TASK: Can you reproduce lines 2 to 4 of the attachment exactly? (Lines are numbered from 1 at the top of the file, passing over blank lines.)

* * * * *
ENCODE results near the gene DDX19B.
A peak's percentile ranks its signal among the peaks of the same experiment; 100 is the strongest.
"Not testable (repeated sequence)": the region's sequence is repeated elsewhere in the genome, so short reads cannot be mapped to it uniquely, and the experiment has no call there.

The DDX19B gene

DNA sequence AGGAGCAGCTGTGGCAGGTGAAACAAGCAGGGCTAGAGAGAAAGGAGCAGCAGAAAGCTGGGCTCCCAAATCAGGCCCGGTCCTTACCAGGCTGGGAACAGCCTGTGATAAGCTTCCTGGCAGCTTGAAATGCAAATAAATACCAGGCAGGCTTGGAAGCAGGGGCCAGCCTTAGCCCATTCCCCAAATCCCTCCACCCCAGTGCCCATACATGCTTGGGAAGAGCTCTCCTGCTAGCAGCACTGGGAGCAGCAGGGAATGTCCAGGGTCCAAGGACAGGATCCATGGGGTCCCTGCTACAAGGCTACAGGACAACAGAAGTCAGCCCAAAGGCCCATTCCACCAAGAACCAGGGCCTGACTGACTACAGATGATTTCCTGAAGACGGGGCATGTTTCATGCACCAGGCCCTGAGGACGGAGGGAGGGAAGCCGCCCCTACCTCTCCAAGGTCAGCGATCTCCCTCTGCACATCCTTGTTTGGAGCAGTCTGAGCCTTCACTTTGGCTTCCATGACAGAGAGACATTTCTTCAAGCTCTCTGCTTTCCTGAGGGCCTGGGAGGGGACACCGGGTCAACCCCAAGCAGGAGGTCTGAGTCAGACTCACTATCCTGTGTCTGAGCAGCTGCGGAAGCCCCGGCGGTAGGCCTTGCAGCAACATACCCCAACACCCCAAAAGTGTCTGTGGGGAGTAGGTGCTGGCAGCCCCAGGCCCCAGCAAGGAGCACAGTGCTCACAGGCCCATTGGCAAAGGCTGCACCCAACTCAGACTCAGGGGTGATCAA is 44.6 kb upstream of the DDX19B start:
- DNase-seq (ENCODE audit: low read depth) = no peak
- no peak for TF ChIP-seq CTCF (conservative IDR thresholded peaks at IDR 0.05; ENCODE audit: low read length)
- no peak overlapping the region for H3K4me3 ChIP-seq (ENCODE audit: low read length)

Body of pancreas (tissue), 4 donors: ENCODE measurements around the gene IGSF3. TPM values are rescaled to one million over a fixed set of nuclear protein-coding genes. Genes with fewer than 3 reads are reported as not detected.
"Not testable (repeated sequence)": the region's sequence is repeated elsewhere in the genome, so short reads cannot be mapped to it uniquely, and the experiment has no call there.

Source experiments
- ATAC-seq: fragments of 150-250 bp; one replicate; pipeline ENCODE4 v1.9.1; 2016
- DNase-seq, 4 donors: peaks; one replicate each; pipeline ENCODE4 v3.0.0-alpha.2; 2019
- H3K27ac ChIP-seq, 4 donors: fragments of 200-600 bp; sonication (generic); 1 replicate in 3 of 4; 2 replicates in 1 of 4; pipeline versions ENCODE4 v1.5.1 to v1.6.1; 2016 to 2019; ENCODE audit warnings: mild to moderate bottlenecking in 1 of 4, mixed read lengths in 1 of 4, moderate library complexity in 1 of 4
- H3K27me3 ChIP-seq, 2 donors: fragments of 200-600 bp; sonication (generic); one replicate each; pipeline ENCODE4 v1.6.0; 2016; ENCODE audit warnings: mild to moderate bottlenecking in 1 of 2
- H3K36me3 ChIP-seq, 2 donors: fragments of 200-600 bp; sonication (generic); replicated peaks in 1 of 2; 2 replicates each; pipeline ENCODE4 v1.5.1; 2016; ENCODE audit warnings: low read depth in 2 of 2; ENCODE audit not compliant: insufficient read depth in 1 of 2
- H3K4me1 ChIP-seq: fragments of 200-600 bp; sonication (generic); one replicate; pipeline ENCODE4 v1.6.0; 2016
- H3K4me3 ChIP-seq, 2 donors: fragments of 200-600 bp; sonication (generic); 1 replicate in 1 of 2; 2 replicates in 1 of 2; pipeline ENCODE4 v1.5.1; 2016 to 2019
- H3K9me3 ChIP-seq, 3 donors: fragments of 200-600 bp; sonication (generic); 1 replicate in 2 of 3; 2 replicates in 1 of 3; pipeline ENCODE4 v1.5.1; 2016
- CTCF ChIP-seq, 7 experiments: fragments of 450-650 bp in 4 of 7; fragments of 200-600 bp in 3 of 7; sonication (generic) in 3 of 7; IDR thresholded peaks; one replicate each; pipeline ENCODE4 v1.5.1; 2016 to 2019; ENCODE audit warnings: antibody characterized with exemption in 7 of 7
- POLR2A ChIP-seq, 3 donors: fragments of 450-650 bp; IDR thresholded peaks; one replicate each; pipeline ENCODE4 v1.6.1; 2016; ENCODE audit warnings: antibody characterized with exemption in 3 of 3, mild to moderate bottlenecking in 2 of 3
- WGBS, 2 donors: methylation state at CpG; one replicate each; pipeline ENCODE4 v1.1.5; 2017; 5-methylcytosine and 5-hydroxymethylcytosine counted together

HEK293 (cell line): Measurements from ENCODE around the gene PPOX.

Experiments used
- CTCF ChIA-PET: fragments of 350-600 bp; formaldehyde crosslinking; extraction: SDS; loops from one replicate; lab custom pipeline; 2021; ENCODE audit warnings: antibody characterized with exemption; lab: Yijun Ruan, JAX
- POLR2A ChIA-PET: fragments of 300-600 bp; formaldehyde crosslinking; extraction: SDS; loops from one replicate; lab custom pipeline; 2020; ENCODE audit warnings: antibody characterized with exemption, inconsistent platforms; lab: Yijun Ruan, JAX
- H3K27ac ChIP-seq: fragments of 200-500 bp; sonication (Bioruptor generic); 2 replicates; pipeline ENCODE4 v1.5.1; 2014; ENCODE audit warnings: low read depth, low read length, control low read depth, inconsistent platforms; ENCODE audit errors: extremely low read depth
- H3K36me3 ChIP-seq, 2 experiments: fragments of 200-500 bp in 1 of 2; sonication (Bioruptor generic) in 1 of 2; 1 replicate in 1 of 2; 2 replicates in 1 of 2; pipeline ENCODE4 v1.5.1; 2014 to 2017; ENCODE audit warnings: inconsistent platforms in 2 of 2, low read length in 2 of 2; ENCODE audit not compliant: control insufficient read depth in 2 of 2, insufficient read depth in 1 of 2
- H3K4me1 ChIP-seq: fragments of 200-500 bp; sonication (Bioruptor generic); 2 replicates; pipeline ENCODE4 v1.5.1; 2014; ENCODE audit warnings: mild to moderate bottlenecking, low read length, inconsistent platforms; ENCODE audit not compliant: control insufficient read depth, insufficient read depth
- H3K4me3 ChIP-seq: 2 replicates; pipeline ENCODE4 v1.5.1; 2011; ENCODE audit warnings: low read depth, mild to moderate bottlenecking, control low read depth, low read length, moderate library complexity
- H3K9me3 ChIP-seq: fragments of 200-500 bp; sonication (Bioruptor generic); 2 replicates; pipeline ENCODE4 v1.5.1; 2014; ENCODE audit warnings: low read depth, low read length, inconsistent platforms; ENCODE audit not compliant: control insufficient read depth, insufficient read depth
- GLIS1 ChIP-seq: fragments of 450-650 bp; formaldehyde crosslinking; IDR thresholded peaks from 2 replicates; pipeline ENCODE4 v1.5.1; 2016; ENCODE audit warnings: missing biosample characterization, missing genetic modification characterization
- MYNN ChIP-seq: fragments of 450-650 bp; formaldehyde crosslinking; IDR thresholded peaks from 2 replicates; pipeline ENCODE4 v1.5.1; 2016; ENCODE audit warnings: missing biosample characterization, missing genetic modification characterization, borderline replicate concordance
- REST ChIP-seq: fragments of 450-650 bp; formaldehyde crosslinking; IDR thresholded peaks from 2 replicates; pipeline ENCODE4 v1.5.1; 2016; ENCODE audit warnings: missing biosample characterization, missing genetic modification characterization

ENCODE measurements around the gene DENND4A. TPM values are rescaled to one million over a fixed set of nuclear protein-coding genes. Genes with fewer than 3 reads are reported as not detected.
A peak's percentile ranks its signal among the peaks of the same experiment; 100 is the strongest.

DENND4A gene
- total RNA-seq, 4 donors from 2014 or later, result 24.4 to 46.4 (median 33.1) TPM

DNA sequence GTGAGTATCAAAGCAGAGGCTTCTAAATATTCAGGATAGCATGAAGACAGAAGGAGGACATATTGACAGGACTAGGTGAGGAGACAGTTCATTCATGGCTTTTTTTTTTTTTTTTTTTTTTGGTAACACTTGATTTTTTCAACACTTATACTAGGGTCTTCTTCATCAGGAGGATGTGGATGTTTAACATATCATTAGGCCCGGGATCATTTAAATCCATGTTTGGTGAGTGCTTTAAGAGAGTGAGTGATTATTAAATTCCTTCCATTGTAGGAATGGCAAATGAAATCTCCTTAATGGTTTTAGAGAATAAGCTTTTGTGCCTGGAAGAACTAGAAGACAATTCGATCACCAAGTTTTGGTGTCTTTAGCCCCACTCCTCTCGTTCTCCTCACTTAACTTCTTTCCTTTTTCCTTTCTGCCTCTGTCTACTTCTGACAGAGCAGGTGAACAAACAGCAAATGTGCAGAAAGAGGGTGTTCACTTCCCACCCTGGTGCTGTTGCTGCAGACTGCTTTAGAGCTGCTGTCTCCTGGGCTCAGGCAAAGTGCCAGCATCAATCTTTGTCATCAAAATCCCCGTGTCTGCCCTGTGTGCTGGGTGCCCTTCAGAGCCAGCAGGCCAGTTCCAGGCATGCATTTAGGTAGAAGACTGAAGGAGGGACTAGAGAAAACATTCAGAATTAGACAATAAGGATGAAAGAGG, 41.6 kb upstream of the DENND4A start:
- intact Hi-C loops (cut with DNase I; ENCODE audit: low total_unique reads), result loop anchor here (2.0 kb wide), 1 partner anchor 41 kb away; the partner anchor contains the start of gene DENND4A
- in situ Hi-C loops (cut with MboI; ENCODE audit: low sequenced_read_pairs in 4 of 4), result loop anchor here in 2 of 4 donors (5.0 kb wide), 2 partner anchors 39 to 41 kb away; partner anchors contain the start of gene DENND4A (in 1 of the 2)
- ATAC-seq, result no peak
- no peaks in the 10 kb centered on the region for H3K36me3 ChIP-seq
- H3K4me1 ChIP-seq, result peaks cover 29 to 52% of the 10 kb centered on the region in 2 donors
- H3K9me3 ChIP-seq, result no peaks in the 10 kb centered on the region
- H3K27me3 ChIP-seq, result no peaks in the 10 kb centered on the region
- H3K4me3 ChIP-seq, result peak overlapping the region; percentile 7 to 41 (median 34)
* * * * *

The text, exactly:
A peak's percentile ranks its signal among the peaks of the same experiment; 100 is the strongest.
"Not testable (repeated sequence)": the region's sequence is repeated elsewhere in the genome, so short reads cannot be mapped to it uniquely, and the experiment has no call there.

The DDX19B gene